“To enable this, we have also created the GEP Board, comprising 23 experts in a broad range of fields, who are dedicated to driving the scheme forward.”

Iain Dunnett, operations manager for the LEP said: “Our GEP manifesto showcases local businesses that are demonstrating a cutting edge approach to the green economy.”

One of the businesses featured in the GEP manifesto is Adnams Bio Energy, a partnership between Bio Group and Suffolk-based brewery Adnams plc. It is the first bioenergy plant of its kind in the UK; built to inject green gas to grid, producing biomethane from food and brewery waste.

Bio Group seeks to reduce greenhouse gas emissions through a diverse network of facilities that turn organic waste into renewable energy. It has also been working with some of the UK’s leading energy providers to develop the Green Gas Certification Scheme (GGCS). This tracks commercial transactions of biomethane through the supply chain, reassuring customers that the gas they buy is totally ‘green’ and incentivising gas producers to inject green gas into the grid.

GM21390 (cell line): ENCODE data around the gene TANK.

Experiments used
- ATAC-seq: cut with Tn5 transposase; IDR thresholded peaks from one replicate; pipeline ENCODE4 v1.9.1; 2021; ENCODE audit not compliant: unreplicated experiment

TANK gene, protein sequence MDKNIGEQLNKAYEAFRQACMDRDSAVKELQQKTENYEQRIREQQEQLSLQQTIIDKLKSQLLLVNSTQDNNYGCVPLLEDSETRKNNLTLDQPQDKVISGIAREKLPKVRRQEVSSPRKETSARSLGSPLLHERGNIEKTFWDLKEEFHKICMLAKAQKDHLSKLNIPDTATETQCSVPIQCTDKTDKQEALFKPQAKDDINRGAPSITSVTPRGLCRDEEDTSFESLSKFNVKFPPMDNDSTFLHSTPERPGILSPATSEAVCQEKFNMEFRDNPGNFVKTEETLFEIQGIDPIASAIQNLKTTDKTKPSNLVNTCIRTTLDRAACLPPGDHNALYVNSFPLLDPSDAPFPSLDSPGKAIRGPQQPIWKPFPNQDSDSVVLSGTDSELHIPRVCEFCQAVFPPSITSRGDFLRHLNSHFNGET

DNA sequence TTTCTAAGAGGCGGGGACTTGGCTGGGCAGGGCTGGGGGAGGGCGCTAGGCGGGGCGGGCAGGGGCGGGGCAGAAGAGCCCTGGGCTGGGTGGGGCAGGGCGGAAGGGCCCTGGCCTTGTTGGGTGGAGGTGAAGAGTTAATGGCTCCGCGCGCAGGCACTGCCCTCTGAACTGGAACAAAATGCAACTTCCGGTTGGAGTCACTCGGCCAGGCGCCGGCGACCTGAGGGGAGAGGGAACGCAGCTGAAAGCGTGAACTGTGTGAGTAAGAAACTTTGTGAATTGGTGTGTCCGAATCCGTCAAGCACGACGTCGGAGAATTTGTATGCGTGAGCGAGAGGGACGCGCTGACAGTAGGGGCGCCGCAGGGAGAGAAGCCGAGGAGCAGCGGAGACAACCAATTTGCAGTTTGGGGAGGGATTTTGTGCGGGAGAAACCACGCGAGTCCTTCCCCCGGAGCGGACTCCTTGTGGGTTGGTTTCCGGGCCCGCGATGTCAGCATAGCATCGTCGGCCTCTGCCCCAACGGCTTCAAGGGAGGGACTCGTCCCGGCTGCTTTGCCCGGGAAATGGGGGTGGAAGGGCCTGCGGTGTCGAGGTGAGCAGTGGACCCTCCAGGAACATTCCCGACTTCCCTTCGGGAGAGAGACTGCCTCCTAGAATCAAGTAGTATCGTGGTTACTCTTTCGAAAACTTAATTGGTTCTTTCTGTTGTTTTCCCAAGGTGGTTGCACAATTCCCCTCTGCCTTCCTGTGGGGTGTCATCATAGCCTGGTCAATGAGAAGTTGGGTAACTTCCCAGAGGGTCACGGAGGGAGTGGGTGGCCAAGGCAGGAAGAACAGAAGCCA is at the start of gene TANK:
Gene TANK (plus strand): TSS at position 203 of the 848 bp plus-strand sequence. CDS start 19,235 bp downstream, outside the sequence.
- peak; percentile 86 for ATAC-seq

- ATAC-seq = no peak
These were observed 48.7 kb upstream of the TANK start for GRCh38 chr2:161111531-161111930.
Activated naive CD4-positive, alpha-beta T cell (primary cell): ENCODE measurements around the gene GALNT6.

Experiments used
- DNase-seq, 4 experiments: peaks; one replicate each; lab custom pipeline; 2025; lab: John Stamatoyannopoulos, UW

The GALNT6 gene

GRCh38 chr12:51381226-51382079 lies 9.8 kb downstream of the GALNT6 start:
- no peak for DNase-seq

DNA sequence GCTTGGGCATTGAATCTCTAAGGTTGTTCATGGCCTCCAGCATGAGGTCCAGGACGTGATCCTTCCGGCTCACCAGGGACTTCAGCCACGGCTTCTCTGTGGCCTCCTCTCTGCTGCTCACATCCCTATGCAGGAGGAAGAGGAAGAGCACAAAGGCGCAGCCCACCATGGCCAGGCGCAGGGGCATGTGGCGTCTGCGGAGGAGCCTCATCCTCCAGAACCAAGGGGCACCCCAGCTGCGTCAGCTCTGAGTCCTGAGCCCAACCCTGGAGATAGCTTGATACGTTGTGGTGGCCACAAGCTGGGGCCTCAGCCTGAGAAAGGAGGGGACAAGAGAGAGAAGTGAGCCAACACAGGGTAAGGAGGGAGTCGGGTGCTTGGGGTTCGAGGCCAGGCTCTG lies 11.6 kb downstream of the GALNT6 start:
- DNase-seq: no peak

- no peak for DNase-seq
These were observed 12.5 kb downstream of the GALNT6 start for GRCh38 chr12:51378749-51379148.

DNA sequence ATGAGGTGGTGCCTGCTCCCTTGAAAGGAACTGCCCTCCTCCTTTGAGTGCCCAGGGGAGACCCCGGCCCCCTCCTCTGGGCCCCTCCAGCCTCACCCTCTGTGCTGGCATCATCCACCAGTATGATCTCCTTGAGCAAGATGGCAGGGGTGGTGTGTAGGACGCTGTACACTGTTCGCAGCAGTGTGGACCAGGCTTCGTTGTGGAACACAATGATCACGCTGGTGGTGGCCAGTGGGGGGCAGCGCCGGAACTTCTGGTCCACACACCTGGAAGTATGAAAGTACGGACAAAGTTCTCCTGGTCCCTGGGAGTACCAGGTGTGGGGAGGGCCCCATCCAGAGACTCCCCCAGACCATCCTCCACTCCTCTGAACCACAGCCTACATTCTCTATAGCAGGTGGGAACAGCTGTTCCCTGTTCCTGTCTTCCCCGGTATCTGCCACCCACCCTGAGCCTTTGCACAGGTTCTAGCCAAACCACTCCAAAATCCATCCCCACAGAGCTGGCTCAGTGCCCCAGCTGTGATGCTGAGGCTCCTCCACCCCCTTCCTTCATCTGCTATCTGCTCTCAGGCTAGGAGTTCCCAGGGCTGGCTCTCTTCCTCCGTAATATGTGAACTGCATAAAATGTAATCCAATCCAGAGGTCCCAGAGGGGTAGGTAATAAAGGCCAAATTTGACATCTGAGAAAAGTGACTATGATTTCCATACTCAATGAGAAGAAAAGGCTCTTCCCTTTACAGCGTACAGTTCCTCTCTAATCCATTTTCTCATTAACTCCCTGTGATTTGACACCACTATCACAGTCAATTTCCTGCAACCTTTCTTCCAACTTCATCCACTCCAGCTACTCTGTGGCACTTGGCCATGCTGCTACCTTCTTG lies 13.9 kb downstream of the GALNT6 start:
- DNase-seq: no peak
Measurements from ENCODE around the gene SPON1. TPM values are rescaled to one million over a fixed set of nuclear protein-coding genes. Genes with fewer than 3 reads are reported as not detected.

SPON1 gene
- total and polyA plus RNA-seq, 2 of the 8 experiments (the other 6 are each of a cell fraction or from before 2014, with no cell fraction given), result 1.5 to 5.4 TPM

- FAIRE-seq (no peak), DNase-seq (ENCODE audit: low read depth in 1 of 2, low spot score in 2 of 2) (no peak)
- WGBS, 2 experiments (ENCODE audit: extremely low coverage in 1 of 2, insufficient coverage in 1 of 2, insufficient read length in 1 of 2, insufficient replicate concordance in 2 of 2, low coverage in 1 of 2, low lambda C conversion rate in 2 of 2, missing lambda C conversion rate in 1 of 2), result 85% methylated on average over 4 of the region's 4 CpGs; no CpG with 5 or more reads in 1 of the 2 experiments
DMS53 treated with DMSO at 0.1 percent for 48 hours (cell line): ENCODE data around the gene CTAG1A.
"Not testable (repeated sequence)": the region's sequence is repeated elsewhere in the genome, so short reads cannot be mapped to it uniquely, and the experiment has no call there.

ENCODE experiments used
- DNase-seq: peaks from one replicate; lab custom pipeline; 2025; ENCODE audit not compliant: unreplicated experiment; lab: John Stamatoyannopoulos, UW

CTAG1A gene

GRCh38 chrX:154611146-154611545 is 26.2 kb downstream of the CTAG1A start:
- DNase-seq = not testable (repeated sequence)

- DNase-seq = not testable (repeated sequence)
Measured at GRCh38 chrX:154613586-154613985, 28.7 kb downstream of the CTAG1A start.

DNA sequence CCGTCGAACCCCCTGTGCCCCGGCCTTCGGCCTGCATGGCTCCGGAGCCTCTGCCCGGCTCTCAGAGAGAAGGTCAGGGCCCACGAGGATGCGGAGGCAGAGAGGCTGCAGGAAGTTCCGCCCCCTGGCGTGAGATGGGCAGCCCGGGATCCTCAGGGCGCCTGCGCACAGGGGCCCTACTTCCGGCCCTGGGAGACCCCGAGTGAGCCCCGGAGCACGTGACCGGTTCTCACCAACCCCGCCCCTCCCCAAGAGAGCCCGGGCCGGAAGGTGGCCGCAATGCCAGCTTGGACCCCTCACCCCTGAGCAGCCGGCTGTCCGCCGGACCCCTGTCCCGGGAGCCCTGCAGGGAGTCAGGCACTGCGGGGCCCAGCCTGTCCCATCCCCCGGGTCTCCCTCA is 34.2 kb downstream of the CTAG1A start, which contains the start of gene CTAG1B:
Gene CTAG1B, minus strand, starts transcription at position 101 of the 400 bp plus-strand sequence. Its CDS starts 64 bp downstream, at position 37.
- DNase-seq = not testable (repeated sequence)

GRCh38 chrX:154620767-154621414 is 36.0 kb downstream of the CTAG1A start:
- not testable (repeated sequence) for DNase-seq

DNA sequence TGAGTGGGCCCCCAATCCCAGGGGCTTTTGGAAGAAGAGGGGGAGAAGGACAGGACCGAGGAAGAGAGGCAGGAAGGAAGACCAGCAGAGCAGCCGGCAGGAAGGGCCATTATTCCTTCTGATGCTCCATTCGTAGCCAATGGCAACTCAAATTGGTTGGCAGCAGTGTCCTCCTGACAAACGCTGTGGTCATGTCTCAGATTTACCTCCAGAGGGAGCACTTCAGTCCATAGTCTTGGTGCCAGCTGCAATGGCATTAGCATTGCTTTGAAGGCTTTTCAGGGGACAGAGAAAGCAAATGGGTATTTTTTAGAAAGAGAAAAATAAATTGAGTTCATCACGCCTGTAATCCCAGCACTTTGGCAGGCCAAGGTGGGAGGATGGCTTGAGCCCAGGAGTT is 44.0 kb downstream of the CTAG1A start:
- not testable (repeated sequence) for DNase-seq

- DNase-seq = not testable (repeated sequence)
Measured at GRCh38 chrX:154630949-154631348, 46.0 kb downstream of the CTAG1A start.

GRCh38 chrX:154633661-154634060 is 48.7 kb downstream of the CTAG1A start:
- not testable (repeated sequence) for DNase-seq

Steve Sharratt OBE, GEP board member and Director of Adnams Bio Energy, said: “This project is a clear example of how a commercial production operation can be linked to a source of energy from local waste. Future developments such as this will be central to sustainable growth.”

At the University of East Anglia (UEA) the Adapt Low Carbon Group has been formed to promote the generation of enterprising low-carbon concerns. The Group incorporates the InCrops Enterprise Hub, the Low Carbon Innovation Fund and the Low Carbon Innovation Centre, which was formed in 2008 as the hub for all the UEA’s low-carbon and climate change innovation activities. This centre seeks to accelerate the uptake of carbon-reducing technologies and stimulate economic growth.

The high quality of Norfolk and Suffolk’s food and drink is also an important feature of the GEP manifesto because the area is the ‘breadbasket’ of the UK. Some 327,000 people work in the region’s food supply chain, with an additional 37,000 in food processing and more than 47,000 on farms. East Anglia’s predominately arable farms produce over a quarter of England’s cereals.